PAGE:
The economy of Genesis versus the economy of Marx

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David Bahnsen is one of America’s top financial advisors and one of our most prominent economic thought leaders. Recently he joined me on my Meeting of Minds podcast to discuss the origins of modern economic theory, the genesis response to Marx, and his latest book There’s No Free Lunch: 250 Economic Truths. To listen to the full podcast, click below.

Here are some highlights from that discussion, slightly edited for clarity and length:

Jarry: Last time we spoke, you spoke about what Genesis 1 has to say about the old controversies of the theory of labor value and subjective utility, which is the foundation of Austrian economic theory.

David: I think we’ll go back to Genesis 1 but by historical precedent. In classical economics, Adam Smith has loosely written. It wasn’t exhaustive, it wasn’t systematic, but it loosely wrote in a way that even Marx credited Smith with some of this concept of value coming from the labor that is invested in it. And David Ricardo, a classic 19th century economist, also heavily influenced by 18th century Adam Smith, developed this theory of labor value and believed that there was a product or good and then labor was there. added, and the end result was the value of the product. The cost of the raw materials plus the imputed labor equaled the value of the product. It’s very hard for me, Jerry, to believe that these men believed that, because they were so smart, had so much value, did so much to enlighten my understanding of economics and philosophy. And yet, you and I know intuitively that if someone comes to your house with a table they’ve worked on for 1,000 hours and we just think the tables are ugly, we probably won’t give them $20 for it. The idea that they have imputed significant amounts of labor does nothing to our appetite to assign a value to it.

Why is it dangerous? Because Marx took the classic concept of the theory of work from Smith, Ricardo (and by the way, there was precedent for that even in Thomas Aquinas) and Marx said, well, it’s dehumanizing for the worker to have the value he ascribes that the product is taken away from the worker and given to the capitalist, who then essentially strips the worker of his dignity because he takes value away from what was his. Why is this an economic problem? Because it has never been true, this value is tied to the work that is added to it. And now it’s full circle back to Genesis 1. To which Carl Menger, much of the Austrian school, and really most economists today outside of Marxland agree – that value is subjective, that producers and consumers come together and through a process of price discovery we find value and it reflects the tastes, appetites and needs of the time and market conditions.

Where does this idea come from that a person might not like a table and another person really believes that this table is beautiful? I think it comes from our nature. And what is our nature? It is the one given to us by our Creator. He created us in his image. And how did God himself declare value? Has he quantified it? Did he mark his work that he put into the creation? Did he create a spreadsheet? Or rather, did he say? “Its good.” It is well, on the Sun, the moon, the stars, each day of creation. He subjectively projected value. And now, as His creation and His image, we do the same.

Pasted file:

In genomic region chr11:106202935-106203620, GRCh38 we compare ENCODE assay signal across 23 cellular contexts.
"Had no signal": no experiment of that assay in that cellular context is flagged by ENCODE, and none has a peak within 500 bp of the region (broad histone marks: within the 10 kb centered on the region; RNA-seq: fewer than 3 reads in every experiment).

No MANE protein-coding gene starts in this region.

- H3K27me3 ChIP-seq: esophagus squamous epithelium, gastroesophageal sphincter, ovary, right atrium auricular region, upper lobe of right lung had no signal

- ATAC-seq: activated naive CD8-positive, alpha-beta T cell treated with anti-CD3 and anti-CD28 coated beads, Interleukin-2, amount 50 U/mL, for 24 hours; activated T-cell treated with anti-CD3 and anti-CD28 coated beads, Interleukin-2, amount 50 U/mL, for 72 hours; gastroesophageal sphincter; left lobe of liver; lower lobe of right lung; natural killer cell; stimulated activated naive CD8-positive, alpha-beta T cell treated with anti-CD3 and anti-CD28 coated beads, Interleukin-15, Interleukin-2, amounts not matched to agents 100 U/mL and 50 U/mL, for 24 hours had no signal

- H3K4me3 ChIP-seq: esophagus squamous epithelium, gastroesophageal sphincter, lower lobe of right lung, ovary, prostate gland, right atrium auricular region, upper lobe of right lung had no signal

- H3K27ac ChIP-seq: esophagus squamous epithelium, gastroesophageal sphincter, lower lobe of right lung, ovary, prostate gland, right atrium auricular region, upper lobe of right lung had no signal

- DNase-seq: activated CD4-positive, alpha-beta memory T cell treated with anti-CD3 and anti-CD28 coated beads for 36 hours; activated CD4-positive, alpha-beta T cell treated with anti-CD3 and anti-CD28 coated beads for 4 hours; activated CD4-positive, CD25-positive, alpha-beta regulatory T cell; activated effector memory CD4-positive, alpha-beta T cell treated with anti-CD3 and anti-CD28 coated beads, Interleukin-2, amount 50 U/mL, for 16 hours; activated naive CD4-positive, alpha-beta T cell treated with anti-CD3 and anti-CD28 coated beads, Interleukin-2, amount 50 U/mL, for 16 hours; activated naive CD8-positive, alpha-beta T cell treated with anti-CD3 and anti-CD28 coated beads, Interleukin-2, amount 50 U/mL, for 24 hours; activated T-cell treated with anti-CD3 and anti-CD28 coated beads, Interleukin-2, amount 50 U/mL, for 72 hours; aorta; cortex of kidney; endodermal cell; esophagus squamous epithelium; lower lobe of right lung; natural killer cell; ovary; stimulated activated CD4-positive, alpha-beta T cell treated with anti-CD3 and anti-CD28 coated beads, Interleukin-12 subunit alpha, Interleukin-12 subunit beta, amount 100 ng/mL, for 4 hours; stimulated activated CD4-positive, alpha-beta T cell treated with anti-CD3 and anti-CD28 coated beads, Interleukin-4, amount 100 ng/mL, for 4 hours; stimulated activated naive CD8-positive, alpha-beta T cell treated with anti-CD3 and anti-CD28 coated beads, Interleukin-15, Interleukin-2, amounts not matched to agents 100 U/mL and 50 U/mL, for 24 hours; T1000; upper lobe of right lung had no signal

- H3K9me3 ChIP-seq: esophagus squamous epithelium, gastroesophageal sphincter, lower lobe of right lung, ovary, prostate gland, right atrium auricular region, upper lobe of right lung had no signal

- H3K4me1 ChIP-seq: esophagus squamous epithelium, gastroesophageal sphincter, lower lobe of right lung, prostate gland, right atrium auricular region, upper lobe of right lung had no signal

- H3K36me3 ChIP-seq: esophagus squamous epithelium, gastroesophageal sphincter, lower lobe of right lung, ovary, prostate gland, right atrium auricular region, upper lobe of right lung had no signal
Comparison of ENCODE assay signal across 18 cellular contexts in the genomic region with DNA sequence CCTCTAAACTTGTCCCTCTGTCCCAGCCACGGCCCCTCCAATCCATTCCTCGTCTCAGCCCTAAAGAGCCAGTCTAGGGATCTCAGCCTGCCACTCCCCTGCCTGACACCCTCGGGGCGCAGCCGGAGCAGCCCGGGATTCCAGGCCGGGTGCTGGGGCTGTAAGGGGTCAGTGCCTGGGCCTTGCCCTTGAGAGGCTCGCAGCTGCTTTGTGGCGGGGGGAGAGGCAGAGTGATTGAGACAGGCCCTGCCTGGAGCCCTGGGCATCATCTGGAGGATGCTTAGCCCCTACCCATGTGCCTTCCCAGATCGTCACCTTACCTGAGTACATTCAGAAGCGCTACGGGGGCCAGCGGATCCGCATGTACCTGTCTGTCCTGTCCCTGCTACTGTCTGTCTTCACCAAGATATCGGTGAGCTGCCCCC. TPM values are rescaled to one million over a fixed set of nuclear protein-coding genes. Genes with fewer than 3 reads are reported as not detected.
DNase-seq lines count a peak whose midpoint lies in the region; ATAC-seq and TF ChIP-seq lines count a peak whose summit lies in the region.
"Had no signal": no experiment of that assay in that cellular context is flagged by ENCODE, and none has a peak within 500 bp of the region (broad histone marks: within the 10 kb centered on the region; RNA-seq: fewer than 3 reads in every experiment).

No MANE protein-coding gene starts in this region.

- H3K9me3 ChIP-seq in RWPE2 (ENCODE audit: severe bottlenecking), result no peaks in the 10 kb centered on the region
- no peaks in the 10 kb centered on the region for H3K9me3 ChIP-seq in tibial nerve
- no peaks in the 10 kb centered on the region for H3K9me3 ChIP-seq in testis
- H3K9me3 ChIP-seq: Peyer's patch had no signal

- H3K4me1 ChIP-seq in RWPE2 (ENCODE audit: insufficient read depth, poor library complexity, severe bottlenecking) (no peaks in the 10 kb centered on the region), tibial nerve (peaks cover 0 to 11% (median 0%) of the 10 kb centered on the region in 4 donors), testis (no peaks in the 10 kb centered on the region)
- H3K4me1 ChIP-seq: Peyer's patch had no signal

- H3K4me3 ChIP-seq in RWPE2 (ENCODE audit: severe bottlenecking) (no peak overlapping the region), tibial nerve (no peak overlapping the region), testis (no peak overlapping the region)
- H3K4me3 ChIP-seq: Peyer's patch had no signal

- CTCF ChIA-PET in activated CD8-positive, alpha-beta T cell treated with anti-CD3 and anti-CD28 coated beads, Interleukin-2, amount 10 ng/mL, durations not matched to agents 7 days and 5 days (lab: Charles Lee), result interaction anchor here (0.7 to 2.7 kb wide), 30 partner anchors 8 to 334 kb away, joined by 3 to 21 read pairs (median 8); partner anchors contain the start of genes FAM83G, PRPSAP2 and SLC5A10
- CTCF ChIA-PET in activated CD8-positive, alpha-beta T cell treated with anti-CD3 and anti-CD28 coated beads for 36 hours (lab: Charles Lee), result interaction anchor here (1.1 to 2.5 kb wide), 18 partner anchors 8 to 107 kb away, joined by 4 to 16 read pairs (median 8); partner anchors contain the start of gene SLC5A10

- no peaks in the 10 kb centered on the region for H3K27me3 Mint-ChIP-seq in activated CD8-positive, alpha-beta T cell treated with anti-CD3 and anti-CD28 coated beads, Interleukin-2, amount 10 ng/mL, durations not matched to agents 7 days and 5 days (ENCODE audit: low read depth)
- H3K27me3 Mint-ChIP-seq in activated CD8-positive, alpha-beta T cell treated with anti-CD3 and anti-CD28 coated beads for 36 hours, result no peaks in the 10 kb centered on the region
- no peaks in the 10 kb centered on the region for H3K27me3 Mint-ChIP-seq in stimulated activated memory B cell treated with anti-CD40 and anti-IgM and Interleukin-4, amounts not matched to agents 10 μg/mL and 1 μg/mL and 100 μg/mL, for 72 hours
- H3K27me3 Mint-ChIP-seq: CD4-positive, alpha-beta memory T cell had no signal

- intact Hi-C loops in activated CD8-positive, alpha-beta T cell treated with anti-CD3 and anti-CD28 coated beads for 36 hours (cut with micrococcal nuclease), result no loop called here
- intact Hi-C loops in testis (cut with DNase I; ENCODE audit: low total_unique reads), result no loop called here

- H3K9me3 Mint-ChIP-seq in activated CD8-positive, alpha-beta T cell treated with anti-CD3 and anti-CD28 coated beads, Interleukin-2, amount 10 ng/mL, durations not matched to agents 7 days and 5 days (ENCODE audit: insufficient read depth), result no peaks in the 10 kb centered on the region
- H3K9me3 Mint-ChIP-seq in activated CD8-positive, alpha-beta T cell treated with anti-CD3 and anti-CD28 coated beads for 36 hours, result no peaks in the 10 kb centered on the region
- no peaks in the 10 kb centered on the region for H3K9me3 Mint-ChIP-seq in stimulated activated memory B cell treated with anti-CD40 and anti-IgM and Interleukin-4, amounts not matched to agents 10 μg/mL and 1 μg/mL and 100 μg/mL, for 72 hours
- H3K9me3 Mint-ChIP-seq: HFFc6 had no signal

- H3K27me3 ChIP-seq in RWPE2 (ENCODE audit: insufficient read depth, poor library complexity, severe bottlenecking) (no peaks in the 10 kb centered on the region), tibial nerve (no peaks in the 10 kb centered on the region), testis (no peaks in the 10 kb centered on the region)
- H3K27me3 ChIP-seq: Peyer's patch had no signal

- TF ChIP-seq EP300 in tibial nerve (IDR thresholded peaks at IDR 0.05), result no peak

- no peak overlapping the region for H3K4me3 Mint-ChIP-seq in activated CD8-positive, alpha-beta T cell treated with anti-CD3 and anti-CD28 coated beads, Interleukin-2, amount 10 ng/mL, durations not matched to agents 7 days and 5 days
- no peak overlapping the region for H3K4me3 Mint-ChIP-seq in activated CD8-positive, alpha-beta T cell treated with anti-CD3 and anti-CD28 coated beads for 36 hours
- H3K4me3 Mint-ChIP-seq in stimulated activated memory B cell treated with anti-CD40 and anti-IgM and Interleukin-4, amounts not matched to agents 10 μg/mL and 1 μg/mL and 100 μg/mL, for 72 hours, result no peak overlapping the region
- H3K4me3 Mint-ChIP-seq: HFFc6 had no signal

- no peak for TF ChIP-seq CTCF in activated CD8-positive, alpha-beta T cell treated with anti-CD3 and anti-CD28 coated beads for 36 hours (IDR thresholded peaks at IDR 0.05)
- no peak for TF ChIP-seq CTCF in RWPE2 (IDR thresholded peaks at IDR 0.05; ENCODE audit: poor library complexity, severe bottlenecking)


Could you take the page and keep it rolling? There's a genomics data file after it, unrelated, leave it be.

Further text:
Jarry: Wow, theory matters. You may think it’s something obscure, but if you’re wrong, you’ll come to the absurd conclusion that all profit is theft. And since much of private property comes from profit, then private property is theft. You just make these few intellectual mistakes and 100 million people die.

David: It’s exactly that. And then conversely, to bring it back to the positive side, theory matters and ideas have consequences. Carl Menger in Von Mises and in Friedrich Hayek, he became a 20th century counterweight to both the hard-line central planning we call Marxism and the soft central planning we would call Keynesianism. Keynes became academically respectable. There was no bloodshed, but he was committed to the notion of the central planner and that needed a philosophical refutation: Hayek came with the discovery of prices, with the problem of knowledge, with fatal vanity, and you had this intellectual battle playing out.

Yet one thing was missing for people like you and me, the main truth tellers were not Christians. The Christian church was absent from the great economic debate of the 20th century, so I won’t take anything away from what Milton Friedman, Friedrich Hayek or Ludwig von Mises contributed to the 20th century dialogue. Thank goodness they were there to participate in the great intellectual journey of countering what I think was the very ill-conceived economic theory of Keynes.

Jerry Bowyer is a financial economist, president of Bowyer Research, and author of “The Maker Versus the Takers: What Jesus Really Said About Social Justice and Economics.”

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